Last week, Rep. Justin Amash, R-Mich., introduced an amendment to the Defense Appropriations Bill. It required the NSA and other government agencies merely to obey the Patriot Act, not the Fourth Amendment. That the data to be collected are “relevant to an ongoing national security investigation” doesn’t mean that there is probable cause that the person whose records are collected has committed a crime.
The language was taken from Sec. 214 of the Patriot Act, which amended Section 402 of the Foreign Intelligence Surveillance Act of 1978 (50 U.S.C. 1842).
Amash’s amendment did not attempt to enforce the standard set in the Fourth Amendment, which requires “probable cause, supported by Oath or affirmation, and particularly describing the place to be searched, and the persons or things to be seized.” That the data to be collected is merely relevant to an ongoing national security investigation doesn’t necessarily mean that there is probable cause that the person whose records are collected has committed a crime.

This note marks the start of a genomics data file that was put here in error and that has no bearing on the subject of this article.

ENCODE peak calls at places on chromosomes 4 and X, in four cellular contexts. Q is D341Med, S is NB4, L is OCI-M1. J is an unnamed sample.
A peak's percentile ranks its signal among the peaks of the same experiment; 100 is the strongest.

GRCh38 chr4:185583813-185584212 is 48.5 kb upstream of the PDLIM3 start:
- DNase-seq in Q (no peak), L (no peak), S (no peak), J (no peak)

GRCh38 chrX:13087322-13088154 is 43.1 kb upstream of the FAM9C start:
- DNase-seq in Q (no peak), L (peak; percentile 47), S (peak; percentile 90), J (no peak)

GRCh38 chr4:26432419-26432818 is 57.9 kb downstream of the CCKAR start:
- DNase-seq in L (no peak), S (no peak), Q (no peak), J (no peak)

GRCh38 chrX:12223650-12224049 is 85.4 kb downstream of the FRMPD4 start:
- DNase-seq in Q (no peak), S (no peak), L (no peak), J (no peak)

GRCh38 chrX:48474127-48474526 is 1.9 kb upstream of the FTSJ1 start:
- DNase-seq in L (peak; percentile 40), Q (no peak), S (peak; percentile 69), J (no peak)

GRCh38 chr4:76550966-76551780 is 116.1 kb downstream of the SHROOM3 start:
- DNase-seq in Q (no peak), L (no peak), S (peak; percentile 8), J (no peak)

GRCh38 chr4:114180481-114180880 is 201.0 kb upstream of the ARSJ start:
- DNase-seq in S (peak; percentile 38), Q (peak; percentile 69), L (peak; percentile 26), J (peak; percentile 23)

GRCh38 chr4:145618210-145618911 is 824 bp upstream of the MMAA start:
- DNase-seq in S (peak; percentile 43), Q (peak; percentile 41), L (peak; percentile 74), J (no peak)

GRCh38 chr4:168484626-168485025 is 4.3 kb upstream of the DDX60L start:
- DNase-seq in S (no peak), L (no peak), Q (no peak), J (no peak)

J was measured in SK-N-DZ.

That means the Patriot Act is unconstitutional, according to any reasonable interpretation of the Fourth Amendment.
The NSA’s activities do not even meet the lower standards set by the Patriot Act. They are illegal even under an unconstitutional law.
It is important to remember the difference between “constitutional” and “legal.” Legal means the activity in question complies with existing law passed by a legislative body. Constitutional means the legislative body had been given the power to pass the law in the first place.
The U.S. Congress not only wasn’t given the power to pass the Patriot Act, it was strictly prohibited from doing so by the Fourth Amendment. Congress passed the legislation anyway. The NSA hasn’t even complied with that.
Not only was Amash’s amendment defeated, but its sponsors were met with a backlash of scorn and ridicule from Governor Chris Christie and other defenders of the national security apparatus, citing the need to protect Americans from terrorism, regardless of the legal and constitutional issues.